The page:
Just over two years ago, our family made the decision to stay in China and wait out the pandemic as long as possible. Many families and individuals in our community made that same decision. I recall our conversations at that time were often charged with a sense of optimism. We spoke about “toughing it out” and eagerly expected life would return to “normal” sooner rather than later. We began our sentences with “when” statements and said things like, “When the virus dies down…” or “when borders loosen up…” or “when so-and-so comes back…”
However, over the past two years, we’ve seen a steady trickle of friends, workers, and even entire organizations pull out of China for a variety of reasons. That sense of optimism, while still present, has been noticeably tempered with caution. Our conversations now begin with more “if” statements than “when” statements.
I was asked by ChinaSource to share about what it’s like for a foreign worker these days two years into the pandemic. Two years on, more people are finding it harder to stay. Two years on, many people in China are asking hard questions about the future. Two years on, we have more questions than answers.
To give you a sense of what it’s like for workers in China two years into the pandemic, below are a set questions and concerns that capture regular conversations among workers in a first-tier city in China.
Seven Common COVID-Era Questions and Concerns:
1. Friends who left, how will they be able to get back in?
When the pandemic began, there were many workers stuck outside of China. There were also many who left early on in the pandemic assuming the borders would be open and they could re-enter. Now, however, many people are in limbo outside of the country. The Chinese border is all but closed to most foreigners. We are often looking for new information about who can get back in the country. What visas are acceptable? What about children? Do they need vaccination records? What about quarantine periods?
2. Will people want to come back?
People who have been stuck outside of China have had to move on with their lives. They’ve moved children and placed them in new schools. They have found temporary or new jobs. If China re-opens, will they even want to come back?
3. Is this (COVID, fewer workers) the new “normal?”
Will wearing masks in public places be expected? Will strict travel restrictions to China remain in place for years to come? Consequently, has the pandemic hastened the close of the golden age of foreign workers in China? If China reopens, should we expect fewer workers to China in the future?
4. Are “things” getting tighter?
That’s the perennial question for China watchers. Is the political environment getting tighter? Is pressure against Christians increasing? COVID has put a new twist on this, but the best answer still remains: China is made up of many different Chinas, so it’s hard to generalize. While it might get tighter in some places, in other places ministry continues unabated. How are we to read those tea leaves?
5. When will borders open?
There’s a lot of speculation among expats right now over when the borders will open. Rumors can spread rapidly. Some say they heard China will loosen up after the Olympics. Others say restrictions will ease after the big political event in October. Official sources in China aren’t exactly clear on details. Several weeks ago, one expat magazine reported that in six months China will likely resume more international travel routes. A few weeks later, another article said that China will maintain its zero-COVID policy indefinitely and flights continue to be canceled. Who can you believe? Where is reliable information? We in China are often looking for the latest bits of local news that will shed light on answering that question of borders reopening. We just don’t know when borders will open and we are frustrated.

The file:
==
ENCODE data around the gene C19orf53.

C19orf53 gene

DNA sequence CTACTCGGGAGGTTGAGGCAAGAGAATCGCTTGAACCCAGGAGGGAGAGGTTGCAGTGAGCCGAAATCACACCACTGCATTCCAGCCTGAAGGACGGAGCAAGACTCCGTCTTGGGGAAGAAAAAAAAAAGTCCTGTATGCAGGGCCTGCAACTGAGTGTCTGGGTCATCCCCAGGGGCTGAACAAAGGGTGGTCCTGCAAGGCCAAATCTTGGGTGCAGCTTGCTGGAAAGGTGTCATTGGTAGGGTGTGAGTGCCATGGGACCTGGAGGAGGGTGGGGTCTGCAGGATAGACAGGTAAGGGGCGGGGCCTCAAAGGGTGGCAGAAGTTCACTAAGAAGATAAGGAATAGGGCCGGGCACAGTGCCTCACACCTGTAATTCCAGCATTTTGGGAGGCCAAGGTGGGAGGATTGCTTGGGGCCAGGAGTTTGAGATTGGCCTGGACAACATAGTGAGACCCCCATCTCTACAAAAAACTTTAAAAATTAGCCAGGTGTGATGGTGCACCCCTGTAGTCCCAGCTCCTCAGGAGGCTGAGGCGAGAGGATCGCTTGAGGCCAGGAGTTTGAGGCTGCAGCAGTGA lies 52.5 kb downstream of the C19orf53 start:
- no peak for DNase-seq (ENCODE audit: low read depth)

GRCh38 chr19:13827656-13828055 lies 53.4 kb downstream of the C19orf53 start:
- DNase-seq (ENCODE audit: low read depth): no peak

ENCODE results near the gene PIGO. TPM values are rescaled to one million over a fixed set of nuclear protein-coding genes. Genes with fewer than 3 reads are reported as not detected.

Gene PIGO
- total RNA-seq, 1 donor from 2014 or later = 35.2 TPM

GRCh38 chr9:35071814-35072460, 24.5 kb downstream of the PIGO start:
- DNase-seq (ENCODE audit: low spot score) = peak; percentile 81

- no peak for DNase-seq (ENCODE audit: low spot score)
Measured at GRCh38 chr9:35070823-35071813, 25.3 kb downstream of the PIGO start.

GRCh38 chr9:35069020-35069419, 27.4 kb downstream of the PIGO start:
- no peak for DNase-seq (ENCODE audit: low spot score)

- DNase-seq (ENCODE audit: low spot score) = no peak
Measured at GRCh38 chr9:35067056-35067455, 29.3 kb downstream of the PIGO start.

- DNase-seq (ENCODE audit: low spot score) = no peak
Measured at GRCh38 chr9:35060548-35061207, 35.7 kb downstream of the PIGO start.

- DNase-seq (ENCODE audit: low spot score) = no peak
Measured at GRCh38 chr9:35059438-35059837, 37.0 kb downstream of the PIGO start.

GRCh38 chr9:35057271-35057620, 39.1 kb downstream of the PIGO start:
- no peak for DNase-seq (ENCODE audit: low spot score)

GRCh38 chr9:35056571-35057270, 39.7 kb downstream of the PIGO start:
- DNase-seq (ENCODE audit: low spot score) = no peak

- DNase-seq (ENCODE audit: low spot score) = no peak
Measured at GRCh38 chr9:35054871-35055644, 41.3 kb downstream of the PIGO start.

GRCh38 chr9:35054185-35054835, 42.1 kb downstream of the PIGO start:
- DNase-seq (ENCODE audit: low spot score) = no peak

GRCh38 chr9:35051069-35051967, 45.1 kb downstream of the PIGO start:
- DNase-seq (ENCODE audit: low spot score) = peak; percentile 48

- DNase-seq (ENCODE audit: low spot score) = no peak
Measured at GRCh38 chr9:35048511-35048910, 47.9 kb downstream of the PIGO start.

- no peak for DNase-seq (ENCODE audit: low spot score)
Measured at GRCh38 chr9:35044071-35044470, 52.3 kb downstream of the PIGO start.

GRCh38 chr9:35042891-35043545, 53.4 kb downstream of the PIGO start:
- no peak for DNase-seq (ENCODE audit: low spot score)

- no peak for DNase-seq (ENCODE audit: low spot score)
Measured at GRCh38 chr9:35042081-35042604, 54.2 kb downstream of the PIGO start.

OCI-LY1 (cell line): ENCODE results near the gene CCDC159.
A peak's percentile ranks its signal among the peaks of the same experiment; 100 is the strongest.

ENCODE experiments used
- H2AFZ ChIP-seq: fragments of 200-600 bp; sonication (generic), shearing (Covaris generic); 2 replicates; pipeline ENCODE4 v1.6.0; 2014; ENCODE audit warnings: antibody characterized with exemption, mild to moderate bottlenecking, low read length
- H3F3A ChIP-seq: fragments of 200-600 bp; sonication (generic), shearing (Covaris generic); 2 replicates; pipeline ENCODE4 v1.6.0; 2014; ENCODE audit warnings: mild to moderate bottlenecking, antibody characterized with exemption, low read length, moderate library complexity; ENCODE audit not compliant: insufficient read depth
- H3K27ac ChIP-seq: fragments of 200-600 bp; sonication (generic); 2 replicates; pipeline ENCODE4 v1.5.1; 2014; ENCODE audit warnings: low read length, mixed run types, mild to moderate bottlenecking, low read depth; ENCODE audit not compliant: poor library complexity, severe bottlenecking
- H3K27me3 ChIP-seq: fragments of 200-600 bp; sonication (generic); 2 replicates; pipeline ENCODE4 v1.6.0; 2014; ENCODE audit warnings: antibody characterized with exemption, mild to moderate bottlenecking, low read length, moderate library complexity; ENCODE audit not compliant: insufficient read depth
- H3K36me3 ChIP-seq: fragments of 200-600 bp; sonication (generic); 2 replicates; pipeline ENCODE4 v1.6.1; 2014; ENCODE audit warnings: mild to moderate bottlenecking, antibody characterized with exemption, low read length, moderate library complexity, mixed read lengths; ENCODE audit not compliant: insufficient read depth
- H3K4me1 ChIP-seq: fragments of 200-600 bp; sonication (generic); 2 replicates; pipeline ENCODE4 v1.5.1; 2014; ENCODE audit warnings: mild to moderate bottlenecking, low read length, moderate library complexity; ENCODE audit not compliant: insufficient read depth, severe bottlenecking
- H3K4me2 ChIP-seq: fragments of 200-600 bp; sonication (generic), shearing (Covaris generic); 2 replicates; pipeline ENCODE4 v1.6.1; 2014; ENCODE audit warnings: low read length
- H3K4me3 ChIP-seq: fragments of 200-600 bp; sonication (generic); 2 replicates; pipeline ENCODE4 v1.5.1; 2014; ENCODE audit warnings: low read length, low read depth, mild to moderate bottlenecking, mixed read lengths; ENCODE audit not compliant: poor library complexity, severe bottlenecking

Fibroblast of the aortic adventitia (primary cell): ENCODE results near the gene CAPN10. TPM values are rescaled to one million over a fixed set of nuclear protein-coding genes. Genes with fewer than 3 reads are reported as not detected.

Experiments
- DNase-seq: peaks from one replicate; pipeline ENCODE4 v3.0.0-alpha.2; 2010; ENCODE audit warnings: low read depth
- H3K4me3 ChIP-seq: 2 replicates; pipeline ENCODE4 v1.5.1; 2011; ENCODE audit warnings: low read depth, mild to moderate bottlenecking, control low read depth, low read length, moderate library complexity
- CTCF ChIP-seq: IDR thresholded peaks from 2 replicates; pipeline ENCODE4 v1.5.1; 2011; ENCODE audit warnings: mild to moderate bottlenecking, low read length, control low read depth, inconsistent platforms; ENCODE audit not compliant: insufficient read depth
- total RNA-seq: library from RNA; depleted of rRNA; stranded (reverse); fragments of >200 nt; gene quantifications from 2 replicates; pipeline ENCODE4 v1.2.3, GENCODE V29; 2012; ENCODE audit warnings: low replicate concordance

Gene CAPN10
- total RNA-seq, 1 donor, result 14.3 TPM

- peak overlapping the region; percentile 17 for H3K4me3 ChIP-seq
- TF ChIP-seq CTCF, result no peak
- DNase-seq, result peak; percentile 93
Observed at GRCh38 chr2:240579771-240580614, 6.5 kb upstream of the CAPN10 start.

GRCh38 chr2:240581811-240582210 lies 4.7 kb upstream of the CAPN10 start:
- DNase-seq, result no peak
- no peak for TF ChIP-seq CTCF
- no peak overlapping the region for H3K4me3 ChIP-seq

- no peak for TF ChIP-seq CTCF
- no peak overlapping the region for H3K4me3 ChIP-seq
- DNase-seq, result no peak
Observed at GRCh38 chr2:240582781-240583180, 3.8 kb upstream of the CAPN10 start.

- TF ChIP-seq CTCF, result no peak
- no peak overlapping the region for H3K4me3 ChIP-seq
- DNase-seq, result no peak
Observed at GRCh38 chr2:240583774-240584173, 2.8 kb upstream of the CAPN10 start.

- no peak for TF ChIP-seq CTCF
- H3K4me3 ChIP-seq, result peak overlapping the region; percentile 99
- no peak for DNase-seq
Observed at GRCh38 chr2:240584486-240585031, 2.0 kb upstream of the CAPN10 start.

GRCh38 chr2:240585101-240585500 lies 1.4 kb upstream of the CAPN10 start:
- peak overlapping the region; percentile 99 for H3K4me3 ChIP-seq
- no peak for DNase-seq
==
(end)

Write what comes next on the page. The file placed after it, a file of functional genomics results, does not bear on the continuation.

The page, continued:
6. How long can I wait before I need to go back?
How long before there is a family emergency, a family milestone, a personal health concern, issues with support raising, a crucial business or career decision that I need to attend to and that will require me to go back to my home country? Isn’t it just a matter of time before I have to go back and at least visit? What do I do with my life in China should that happen?
7. Do my family and friends understand?
Do people “back home” know how much I miss them and would like to visit? Do they see the value in me staying here? Or, will they hold it against me? Can they wait patiently and wait on God’s timing?
Despite all of the concerns and questions many workers face right now, perhaps I can speak for many of us by saying that we choose to stay for now because of our firm belief that God will use these circumstances according to his will and for our good. We also stay because of a strong sense of call to China and our love for China.
If you’re reading ChinaSource (and you are), my bet is that you might have a family member or friend working in China. Or, perhaps your church supports a worker. Or, maybe you watched the Olympics and it reinvigorated you to pray for China as a nation. Or, maybe you previously lived and worked in China. Perhaps you were even one of those forced to leave China because of the pandemic. Perhaps all of those apply to you!
My hope is that by reading this you’ll be able to enter into our conversations. You can have a better sense of how to pray for and encourage your friends and family, as well as ask God to bless China as a whole.
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